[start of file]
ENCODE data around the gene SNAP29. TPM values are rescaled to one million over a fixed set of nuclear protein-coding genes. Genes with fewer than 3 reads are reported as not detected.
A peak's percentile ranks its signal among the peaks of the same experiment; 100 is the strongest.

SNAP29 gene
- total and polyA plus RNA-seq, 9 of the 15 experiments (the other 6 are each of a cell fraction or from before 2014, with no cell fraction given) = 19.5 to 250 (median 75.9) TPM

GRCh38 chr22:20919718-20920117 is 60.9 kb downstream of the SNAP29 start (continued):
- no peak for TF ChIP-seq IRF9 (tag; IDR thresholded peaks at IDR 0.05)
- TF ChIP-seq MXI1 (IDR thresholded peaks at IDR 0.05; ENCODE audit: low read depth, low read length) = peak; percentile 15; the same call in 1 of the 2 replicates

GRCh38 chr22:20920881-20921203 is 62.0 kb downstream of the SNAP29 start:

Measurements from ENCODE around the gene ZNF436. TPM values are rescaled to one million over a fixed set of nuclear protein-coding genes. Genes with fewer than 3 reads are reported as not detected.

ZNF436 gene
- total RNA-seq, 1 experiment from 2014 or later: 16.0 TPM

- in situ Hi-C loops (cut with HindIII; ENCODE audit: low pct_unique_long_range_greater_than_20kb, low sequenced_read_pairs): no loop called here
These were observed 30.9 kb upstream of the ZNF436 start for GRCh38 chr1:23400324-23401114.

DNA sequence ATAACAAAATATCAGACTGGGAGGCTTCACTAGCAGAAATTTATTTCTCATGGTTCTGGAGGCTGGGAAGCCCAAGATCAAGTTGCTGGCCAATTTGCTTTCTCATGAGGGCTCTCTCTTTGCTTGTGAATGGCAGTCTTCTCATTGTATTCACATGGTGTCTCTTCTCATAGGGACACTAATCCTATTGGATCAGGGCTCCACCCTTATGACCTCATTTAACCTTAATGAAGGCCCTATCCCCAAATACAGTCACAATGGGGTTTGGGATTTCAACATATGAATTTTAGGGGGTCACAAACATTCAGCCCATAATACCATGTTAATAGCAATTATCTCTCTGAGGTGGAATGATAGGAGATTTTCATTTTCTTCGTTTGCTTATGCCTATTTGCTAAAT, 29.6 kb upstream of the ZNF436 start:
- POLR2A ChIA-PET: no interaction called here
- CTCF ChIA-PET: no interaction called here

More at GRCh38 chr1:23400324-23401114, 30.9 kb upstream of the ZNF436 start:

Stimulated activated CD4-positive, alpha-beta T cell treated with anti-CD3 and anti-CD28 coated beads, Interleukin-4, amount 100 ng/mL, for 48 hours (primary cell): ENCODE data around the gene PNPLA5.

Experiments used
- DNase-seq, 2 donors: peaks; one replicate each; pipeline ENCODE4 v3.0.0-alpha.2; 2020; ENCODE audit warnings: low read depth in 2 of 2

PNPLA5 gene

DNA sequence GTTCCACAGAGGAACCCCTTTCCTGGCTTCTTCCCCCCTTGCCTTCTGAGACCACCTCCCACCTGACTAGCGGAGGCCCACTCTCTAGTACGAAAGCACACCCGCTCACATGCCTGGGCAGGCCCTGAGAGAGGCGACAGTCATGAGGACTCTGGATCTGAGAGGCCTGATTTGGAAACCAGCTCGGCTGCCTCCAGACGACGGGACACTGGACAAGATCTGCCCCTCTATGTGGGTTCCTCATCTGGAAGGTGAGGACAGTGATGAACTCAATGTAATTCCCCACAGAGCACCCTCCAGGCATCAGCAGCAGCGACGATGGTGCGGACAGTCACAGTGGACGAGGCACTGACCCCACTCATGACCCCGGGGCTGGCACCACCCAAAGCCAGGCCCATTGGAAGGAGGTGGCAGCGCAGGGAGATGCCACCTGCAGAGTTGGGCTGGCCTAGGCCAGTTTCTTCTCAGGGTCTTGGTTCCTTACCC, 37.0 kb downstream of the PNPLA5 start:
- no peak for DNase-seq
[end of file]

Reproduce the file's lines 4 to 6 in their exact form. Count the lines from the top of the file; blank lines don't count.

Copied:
- total and polyA plus RNA-seq, 9 of the 15 experiments (the other 6 are each of a cell fraction or from before 2014, with no cell fraction given) = 19.5 to 250 (median 75.9) TPM

GRCh38 chr22:20919718-20920117 is 60.9 kb downstream of the SNAP29 start (continued):
- no peak for TF ChIP-seq IRF9 (tag; IDR thresholded peaks at IDR 0.05)